How to Tandem Paddle a Kayak
For those that enjoy kayaking but prefers to have someone else along, the tandem kayak is an excellent option. A tandem kayak seats two people, one in the front and one in the back. It is very easy to paddle a tandem kayak, and simply involves working rhythmically as a team. Although it is difficult to talk with the other person, as paddlers are facing the same direction, it is still a great way for two paddlers to enjoy a kayaking trip together.
Difficulty: Moderately Easy
Decide who will be sitting where in the kayak. Two factors will help with your decision: size and experience. Typically, the smaller paddler should sit up front, as most tandem kayaks are unable to handle a large weight at the bow. In addition, paddlers should consider who has the most experience. The most experienced paddler will typically sit in the back, as that paddler will be the one steering the kayak.
Launch your kayak. When launching your kayak, have the front paddler jump in first while the back paddler pushes the kayak on its way. While the front paddler begins to paddle forward, the back paddler will then jump in.
Synchronize your paddling; this is one of the most important things to do when tandem paddling. This means that the back paddler will be matching the strokes of the front paddler. When the front paddler does a stroke on the right side of the kayak, the back paddler will do the same, at the same time. In addition to getting the timing right, you will also need to match the strength of your strokes so that you don't end up moving off course.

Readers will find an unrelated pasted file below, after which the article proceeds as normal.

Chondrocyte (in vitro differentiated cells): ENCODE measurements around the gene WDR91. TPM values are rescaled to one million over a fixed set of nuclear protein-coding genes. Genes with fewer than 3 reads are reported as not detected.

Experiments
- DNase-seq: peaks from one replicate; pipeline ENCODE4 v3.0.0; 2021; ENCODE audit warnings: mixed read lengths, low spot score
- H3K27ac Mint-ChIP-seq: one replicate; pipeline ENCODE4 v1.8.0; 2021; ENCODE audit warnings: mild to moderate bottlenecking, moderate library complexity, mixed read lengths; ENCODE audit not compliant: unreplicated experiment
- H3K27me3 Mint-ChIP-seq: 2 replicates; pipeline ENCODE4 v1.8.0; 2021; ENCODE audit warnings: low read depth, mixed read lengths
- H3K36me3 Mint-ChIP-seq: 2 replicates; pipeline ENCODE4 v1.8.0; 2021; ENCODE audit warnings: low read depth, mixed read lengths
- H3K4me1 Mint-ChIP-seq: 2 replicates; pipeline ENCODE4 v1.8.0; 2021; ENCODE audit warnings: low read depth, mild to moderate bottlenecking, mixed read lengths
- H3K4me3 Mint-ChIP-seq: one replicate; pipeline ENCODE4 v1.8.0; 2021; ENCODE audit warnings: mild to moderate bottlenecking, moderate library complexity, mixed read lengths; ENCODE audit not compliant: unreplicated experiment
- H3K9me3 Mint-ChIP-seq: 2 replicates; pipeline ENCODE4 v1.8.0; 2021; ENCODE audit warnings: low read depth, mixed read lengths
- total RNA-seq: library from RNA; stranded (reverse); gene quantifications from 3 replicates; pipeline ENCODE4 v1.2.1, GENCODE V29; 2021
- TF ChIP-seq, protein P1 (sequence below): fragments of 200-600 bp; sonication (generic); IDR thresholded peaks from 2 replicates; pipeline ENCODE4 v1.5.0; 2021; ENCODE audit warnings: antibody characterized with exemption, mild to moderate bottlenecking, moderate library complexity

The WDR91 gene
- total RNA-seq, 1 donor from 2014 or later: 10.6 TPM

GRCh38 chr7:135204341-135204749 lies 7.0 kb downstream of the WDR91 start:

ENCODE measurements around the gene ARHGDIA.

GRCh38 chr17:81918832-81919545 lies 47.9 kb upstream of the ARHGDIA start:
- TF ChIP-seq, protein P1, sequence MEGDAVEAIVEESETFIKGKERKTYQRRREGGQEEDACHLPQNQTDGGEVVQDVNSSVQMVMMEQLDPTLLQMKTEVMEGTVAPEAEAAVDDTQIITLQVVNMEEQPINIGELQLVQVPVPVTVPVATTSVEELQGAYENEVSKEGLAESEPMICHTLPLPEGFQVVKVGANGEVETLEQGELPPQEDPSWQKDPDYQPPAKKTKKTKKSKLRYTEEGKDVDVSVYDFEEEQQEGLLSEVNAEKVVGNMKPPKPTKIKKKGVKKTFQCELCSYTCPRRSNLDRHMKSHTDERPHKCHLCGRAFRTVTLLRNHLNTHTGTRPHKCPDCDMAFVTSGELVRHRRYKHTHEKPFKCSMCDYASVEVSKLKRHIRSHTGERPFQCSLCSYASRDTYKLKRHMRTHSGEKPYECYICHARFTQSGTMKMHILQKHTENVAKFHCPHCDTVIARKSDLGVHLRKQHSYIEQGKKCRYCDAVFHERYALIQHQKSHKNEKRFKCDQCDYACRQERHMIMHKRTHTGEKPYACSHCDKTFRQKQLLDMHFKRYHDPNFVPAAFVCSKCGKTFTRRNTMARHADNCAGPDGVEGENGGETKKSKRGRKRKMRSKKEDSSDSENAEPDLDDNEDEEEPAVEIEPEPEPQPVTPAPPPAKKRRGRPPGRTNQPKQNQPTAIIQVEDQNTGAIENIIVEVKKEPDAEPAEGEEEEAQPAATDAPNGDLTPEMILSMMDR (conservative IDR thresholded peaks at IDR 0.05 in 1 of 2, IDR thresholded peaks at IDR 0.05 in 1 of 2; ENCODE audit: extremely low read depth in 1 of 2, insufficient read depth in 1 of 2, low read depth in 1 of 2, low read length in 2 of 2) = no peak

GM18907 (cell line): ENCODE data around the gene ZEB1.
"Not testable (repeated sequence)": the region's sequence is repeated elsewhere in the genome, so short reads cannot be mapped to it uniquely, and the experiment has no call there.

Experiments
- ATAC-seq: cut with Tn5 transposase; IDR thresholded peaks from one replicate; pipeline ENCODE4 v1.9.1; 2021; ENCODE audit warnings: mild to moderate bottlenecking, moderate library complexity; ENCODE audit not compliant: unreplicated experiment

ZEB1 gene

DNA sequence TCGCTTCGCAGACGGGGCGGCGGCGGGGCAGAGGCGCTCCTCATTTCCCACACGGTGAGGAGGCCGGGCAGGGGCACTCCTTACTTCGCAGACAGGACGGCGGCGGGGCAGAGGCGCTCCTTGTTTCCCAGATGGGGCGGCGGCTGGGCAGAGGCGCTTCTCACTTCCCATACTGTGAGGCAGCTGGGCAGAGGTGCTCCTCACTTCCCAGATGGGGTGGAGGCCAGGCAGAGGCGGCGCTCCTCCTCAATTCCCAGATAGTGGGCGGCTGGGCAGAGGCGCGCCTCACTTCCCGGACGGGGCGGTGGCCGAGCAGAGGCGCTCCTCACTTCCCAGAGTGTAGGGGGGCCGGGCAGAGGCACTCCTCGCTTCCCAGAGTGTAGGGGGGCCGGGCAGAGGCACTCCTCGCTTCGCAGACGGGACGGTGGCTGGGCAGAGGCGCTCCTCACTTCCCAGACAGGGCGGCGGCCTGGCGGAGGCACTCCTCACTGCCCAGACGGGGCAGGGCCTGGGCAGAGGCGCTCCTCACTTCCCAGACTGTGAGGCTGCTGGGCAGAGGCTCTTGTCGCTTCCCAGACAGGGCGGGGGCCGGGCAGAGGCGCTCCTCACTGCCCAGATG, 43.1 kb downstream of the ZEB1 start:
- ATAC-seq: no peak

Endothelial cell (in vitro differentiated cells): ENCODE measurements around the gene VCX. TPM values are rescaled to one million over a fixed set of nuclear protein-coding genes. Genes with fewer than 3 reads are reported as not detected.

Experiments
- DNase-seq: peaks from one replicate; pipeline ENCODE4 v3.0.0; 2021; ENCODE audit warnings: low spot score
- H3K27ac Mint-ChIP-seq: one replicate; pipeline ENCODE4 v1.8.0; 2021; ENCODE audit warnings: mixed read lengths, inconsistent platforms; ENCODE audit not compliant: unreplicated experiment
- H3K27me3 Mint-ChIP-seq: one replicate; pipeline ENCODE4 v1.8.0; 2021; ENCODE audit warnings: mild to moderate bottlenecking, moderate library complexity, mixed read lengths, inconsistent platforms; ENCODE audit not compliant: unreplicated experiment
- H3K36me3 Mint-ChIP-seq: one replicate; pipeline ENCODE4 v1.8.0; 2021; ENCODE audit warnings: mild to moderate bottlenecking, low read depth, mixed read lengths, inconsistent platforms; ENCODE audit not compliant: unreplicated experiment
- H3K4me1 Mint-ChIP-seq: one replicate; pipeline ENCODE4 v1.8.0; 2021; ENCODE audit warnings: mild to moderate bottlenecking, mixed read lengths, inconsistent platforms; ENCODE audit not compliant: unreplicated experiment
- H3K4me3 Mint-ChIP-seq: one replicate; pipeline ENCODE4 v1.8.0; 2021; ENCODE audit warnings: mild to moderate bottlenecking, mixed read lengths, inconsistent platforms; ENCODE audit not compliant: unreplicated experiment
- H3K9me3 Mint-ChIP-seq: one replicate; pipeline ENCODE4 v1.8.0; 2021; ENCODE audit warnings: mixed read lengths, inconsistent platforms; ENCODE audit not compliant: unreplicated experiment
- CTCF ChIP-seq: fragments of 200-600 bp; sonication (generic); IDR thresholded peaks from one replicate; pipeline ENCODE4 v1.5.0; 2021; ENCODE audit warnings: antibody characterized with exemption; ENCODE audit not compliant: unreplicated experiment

Steer the kayak. When it comes time to turn the kayak, the front paddler will continue to paddle forward like usual, while the back paddler paddles backwards to turn the kayak in the direction they want it to go in. If the paddler reverse paddles on the right side, the kayak will begin to turn to the right; reverse paddling on the left side turns the kayak to the left.
Tips & Warnings
If one of you ends up in the water and is attempting to get back in, make sure that the paddler still in the kayak leans over on the opposite side to where the other paddler is trying to climb in so that the kayak won't tip over.
Article Written By Shiromi Nassreen
Shiromi Nassreen has been writing professionally since 2005. She specializes in travel and outdoor topics, and her articles have appeared in various print and online publications, including "DISfunkshion Magazine" and Matador Travel. Nassreen holds a Bachelor of Arts in theatre studies from Rose Bruford College of Speech & Drama.
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